Uncertainty about the future of the GW Alumni Association has pushed at least seven members of the group’s governing body to resign, former and current board members said.
In interviews, more than 10 alumni who either currently sit or have previously served on the organization’s Board of Directors said their questions and concerns about the impending integration of the Alumni Association and the Office of Alumni Relations were ignored by the group’s leaders. Current and former members said anyone who voiced opposing views about the merger was silenced by senior leadership, as some alumni raised concerns that the union could threaten the independence of the organization.
But even alumni who said the merger may be a positive move for the association said the rollout of the change was opaque and one-sided – prompting many to leave.
Venessa Marie Perry, the president of the Alumni Association, first announced a strategic task force to align the goals of the organization with GW’s alumni office in October. She reported at a Board of Trustees meeting last month that GWAA would officially join the Office of Alumni Relations in July.
But past and present board members said Perry presented the merger to board members months before as if the affiliation were likely to happen whether or not board members wanted it.
Perry, who became president of the Alumni Association last June, said the group has facilitated “productive conversations about the advantages and disadvantages” of the merger for more than a year. She said all members of the board were given the opportunity to provide feedback about the change during board and committee meetings, participation in a working group focused on integration and question-and-answer sessions during conference calls.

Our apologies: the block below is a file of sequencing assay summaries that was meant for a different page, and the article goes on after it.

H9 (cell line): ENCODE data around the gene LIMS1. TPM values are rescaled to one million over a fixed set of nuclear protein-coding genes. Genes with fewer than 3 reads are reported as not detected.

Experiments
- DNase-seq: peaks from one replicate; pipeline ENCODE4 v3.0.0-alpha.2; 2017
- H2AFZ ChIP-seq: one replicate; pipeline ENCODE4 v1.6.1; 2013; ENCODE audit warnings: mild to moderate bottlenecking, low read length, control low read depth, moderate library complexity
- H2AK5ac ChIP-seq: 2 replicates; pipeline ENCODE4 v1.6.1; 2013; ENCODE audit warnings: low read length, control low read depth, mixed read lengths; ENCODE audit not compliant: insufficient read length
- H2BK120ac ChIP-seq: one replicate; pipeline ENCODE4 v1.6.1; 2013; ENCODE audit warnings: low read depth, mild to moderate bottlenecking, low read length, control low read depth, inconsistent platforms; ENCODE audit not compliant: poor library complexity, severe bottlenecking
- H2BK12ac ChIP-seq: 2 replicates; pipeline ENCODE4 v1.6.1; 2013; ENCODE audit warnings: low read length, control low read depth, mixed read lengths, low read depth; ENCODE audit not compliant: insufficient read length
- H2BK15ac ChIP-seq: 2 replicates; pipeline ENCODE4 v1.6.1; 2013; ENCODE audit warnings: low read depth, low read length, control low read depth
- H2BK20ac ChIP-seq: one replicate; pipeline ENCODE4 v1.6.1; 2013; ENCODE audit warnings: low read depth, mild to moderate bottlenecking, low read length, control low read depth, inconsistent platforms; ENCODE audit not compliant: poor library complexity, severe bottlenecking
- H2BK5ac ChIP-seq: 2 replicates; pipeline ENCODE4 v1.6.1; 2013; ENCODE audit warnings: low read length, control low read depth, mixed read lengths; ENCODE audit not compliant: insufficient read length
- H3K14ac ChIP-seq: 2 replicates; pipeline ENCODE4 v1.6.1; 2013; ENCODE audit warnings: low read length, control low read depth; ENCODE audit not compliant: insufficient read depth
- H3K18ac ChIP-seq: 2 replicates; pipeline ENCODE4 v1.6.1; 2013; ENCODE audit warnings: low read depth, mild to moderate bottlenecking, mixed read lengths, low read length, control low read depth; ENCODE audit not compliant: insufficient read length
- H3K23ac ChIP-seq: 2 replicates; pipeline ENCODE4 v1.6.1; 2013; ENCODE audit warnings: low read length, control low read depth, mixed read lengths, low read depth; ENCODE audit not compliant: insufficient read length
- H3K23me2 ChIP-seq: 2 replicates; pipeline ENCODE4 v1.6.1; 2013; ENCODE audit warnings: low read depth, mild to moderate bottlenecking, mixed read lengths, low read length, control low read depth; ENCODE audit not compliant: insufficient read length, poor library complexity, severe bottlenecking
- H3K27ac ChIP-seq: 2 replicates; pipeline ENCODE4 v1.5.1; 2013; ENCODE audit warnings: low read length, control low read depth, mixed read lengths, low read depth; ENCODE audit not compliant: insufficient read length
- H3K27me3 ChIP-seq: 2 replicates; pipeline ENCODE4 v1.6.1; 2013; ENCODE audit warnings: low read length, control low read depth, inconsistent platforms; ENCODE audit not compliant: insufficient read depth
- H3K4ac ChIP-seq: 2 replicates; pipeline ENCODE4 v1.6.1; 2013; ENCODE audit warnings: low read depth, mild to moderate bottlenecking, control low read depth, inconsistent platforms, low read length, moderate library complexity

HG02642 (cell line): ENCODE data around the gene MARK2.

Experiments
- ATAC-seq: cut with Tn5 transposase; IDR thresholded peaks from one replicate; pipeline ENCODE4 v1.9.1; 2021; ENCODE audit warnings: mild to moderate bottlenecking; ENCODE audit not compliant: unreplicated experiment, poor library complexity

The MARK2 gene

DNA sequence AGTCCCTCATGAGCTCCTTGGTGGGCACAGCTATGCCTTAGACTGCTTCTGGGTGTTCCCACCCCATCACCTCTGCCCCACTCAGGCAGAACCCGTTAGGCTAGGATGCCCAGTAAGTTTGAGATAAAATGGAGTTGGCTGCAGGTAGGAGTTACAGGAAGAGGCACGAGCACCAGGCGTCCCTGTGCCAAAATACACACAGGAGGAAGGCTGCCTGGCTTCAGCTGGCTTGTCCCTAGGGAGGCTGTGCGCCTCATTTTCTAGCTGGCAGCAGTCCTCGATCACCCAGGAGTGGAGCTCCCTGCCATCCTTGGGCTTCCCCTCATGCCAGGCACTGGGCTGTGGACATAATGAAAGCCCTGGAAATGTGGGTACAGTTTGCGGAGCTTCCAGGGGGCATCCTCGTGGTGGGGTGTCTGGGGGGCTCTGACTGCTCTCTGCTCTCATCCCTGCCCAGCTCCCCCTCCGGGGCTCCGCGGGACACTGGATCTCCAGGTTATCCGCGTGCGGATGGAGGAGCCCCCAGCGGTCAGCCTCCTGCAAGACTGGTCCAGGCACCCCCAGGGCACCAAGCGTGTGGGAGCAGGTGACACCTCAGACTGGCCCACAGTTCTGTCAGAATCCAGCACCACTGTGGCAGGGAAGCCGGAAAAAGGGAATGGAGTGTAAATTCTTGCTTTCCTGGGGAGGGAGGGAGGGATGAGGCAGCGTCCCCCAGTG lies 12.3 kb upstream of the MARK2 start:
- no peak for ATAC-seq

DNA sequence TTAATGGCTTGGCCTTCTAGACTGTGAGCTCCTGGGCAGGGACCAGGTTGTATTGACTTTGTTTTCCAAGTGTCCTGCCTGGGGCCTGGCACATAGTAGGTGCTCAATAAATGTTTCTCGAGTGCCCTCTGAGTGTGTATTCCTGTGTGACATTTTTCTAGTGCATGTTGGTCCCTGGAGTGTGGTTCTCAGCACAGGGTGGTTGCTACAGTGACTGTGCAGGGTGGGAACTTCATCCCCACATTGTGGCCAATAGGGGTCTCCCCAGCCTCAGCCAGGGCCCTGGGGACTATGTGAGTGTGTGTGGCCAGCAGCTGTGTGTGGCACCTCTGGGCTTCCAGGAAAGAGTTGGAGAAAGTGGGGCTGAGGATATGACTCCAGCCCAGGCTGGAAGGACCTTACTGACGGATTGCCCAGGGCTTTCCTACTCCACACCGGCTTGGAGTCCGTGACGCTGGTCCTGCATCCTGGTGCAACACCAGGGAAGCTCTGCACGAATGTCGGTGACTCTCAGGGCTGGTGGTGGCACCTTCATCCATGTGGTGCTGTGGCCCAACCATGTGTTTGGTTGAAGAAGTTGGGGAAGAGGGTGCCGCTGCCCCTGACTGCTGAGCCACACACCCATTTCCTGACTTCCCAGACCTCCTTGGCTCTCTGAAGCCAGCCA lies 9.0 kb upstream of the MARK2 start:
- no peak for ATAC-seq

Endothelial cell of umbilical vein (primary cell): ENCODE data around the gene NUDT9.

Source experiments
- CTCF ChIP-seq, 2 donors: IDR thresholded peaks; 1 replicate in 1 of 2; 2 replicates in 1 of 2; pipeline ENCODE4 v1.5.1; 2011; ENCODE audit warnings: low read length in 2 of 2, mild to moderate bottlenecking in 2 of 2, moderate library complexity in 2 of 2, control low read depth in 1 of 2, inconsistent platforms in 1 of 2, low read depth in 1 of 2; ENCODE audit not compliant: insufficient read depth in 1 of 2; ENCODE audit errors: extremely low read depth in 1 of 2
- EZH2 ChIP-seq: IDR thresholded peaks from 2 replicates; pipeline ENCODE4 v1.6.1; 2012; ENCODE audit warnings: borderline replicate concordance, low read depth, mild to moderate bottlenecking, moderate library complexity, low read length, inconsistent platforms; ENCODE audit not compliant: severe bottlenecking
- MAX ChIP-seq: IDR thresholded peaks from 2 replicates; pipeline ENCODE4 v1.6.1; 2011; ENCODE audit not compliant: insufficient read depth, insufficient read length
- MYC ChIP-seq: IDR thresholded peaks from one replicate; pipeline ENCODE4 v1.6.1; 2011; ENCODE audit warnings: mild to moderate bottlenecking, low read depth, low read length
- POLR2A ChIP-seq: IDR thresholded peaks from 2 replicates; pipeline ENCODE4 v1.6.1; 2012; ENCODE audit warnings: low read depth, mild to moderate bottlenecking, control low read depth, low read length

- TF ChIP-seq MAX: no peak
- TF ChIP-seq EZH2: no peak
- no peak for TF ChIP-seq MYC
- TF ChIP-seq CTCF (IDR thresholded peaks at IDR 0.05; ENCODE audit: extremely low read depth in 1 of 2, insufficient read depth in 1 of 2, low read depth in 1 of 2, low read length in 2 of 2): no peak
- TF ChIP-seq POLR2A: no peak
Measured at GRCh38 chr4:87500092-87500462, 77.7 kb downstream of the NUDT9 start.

“Change is difficult and like any important decision, there are some board members who agree with integration and some who do not,” she said in an email. “Those who have been most participatory in these conversations have been supportive of integration.”
She said the members who decided to leave the board “did so of their own accord.”
Of the 11 alumni who spoke to The Hatchet, seven spoke on condition of anonymity for fear of retribution.
A former board member said after Perry sent an email in early May with updates about the board’s activities, four board members sent their resignation emails in the same email chain.
In the email, which was obtained by The Hatchet, Perry said the merger is a positive step for the organization and that the group cannot improve if there is “disrespect and dissension” on the board.
“If people don’t like the way the organization is going, then this is probably no longer a good fit for you,” she wrote.
In one of the resignation letters obtained by The Hatchet, an alumnus who had served for five years on the board said though they agreed with the merger, alumni had been “sidelined” and “marginalized” during the process. The discussion on the direction of GWAA was confined to short board meetings and included little follow-up or written documentation, they said in the resignation letter.
“Dissension isn’t disrespect,” the alumnus said in the resignation email. “It’s absolute respect for the organization and concern for the future.”
The alumnus said that while members understand the pressure from the University to merge the GWAA with the alumni office – many had heard that University President Thomas LeBlanc and the Board of Trustees insisted that the two entities unite – the “conflict and discord surrounding this decision seems like it was entirely avoidable.”
“While there are certainly merits of the integration proposal, it feels overshadowed by the secretive and confrontational rollout,” the resignation letter states. “That’s emblematic of the lack of transparency, trust, information-sharing and respect for board members.”